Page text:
Dried Blood Spots and High-Resolution Mass Spectrometry for Discovery Fast PK Bioanalysis


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Spectroscopy SupplementsSpecial Issues-10-01-2010
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This article introduces the advantages of accurate mass high-resolution mass spectrometry LC–MS (HRMS) coupled to the dried blood spot (DBS) technique for fast PK applications in a discovery environment. Compared with the established norm of plasma bioanalysis using triple quadrupoles, HRMS coupled to DBS is a viable alternative. The benefit is access to critical new information (HRMS bioanalysis) and significantly less stress on the animal (DBS), both factors that potentially improve the quality of early PK data.

The use of dried blood spots (DBS) as a sampling technique was pioneered by Dr. Robert Guthrie at the University of Buffalo in the 1960s. The challenge he faced was to obtain blood samples from newborns to screen for phenylketonuria, a genetic metabolism disorder. Dr. Guthrie used a filter paper disk to sample blood via a heel-prick, which he then could place directly atop an agar culture plate used to screen for phenylketonuria (1). Today, the DBS technique is used routinely by hospitals in the developed world to screen newborns for inherited metabolic disorders and its success is related to several practical advantages; the DBS technique is less invasive, requires smaller sample volumes, is easier to transport and store, and reduces risk due to infectious pathogens (2,3). Recently, the pharmaceutical industry has been debating the utility of DBS for pharmaceutical analysis versus the established norm of plasma bioanalysis, primarily in an effort to reduce drug development costs.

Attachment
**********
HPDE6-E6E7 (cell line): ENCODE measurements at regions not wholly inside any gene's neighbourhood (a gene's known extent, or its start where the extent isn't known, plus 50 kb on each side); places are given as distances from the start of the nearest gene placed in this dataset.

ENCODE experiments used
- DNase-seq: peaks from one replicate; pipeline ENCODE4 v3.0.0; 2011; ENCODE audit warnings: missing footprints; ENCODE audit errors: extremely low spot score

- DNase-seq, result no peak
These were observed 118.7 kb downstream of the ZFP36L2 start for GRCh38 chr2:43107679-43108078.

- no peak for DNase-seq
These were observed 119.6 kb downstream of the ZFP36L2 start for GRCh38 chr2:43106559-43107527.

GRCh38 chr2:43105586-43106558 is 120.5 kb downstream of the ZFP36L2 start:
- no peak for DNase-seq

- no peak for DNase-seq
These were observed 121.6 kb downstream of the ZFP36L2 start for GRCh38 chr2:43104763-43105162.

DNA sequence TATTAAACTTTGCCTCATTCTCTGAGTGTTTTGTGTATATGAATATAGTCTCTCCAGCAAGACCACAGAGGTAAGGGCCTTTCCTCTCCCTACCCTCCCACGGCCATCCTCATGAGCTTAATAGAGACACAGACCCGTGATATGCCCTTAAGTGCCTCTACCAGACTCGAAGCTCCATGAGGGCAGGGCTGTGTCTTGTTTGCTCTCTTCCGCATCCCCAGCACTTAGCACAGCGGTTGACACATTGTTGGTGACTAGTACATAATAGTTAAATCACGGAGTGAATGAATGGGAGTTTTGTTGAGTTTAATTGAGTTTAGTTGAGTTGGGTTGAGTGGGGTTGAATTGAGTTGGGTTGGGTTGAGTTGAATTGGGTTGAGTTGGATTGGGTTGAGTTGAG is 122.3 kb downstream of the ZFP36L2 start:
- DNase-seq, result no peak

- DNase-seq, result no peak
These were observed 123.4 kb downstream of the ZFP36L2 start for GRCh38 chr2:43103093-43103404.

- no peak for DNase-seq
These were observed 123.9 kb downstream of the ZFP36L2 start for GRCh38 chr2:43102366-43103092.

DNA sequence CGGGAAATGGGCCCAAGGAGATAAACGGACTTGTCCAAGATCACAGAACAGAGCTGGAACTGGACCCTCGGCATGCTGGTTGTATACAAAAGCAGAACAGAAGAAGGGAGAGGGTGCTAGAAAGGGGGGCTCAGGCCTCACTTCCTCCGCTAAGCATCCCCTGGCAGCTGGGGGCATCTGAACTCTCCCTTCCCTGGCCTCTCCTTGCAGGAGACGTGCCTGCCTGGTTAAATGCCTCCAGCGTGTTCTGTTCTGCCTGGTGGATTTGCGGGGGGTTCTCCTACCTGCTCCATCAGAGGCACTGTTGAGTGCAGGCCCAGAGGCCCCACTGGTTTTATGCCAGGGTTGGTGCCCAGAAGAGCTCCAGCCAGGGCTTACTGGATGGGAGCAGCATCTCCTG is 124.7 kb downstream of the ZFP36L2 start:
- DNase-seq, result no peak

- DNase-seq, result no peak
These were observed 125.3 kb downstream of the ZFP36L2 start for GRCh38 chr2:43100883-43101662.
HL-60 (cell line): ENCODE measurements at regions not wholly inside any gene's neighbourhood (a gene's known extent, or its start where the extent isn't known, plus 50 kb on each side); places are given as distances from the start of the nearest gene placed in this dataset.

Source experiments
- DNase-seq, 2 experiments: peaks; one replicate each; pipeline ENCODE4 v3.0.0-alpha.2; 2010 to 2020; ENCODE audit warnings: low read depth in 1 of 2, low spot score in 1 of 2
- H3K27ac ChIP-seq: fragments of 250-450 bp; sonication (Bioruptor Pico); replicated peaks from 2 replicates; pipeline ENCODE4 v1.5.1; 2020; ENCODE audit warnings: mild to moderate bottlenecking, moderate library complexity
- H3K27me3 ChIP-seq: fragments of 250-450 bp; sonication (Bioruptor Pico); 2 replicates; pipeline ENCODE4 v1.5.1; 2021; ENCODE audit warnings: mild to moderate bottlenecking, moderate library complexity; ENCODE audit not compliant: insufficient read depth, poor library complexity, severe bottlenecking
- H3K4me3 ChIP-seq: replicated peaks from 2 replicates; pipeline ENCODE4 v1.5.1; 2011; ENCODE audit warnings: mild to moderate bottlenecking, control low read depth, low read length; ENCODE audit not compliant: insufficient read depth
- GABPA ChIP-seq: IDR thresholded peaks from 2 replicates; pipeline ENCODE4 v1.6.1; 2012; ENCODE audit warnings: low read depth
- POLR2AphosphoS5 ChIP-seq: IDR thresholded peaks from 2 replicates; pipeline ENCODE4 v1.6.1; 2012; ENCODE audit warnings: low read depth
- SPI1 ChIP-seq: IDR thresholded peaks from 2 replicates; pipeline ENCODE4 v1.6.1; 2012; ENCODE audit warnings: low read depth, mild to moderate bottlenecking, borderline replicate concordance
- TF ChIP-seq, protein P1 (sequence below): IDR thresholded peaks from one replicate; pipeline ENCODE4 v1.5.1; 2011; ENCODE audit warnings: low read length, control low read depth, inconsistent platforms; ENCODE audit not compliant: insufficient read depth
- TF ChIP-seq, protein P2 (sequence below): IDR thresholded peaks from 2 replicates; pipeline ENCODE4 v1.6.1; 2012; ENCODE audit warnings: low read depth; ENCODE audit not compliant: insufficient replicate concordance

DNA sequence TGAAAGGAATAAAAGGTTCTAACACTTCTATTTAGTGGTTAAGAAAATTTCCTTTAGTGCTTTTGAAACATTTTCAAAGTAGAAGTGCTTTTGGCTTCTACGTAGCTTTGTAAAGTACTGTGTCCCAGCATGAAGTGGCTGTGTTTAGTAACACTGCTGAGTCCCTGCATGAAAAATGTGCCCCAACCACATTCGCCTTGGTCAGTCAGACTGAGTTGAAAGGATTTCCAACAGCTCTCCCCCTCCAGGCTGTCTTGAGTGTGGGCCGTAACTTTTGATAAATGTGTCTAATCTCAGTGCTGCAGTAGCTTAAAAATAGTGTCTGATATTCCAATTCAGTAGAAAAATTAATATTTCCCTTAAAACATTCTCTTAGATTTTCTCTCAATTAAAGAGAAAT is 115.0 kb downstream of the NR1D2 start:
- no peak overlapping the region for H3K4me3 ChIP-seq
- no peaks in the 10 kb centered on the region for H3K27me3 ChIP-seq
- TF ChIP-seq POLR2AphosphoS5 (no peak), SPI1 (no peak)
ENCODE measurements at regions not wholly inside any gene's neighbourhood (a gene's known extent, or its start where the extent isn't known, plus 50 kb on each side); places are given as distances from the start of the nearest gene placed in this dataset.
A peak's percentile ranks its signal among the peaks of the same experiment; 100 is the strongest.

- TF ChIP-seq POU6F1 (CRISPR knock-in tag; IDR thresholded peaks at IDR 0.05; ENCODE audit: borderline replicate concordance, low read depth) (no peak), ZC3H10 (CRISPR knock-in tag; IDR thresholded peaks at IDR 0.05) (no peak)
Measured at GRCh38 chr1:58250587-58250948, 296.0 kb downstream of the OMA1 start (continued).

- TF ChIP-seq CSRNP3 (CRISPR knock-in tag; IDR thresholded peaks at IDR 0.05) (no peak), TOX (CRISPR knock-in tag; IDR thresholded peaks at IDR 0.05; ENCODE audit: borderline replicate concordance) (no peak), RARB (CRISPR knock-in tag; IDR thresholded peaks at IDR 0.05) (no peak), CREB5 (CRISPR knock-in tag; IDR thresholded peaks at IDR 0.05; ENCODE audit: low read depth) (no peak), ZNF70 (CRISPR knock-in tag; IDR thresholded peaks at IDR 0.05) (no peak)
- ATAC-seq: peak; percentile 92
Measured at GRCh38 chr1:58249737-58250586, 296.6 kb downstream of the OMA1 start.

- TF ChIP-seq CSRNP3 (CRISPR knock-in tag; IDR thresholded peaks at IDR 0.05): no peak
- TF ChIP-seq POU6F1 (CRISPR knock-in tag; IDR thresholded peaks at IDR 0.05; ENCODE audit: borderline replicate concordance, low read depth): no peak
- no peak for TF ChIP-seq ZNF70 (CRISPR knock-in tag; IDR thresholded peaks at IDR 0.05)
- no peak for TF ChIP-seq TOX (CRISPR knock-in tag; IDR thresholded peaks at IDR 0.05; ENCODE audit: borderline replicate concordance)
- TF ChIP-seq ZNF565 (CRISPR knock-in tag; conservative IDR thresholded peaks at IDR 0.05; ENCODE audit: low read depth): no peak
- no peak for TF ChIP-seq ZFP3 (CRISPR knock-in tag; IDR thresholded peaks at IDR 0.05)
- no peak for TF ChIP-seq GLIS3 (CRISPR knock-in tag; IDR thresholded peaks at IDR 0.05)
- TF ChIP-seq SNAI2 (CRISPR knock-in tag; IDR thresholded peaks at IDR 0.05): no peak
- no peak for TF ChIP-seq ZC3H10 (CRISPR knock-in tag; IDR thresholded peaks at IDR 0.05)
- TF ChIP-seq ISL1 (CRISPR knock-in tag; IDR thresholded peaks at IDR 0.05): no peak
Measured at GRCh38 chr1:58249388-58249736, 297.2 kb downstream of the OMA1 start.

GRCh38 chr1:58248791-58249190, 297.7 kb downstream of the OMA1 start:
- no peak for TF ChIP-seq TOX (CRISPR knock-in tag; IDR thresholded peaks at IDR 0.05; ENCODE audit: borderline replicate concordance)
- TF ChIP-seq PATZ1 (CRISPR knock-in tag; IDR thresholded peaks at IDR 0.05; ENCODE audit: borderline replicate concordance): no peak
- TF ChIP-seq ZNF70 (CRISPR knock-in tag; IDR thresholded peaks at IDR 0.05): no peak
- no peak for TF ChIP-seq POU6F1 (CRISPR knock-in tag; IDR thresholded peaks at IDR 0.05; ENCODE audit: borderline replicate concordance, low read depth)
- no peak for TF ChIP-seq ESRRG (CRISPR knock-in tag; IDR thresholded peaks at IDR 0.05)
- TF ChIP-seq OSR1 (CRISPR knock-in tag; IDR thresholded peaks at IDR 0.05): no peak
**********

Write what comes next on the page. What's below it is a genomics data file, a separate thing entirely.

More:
In discovery fast pharmacokinetics (PK), however, the advantages are straightforward, especially in terms of animal welfare (4,5). A key advantage is reduced cumulative stress on the animal. There are several factors that can stress the animal and therefore influence the PK profile; bruising, hemorrhaging, and thrombosis resulting from animal handling and venipuncture, surgical implantation of the cannulas for both dosing and sampling, and the associated adverse effects such as blockage, accidental removal, and infection, are all stress factors on the animal. Sampling smaller amounts of blood volume by using the DBS sampling technique has the potential advantage of dramatically reducing the stress factors on the animal, ultimately resulting in better PK data.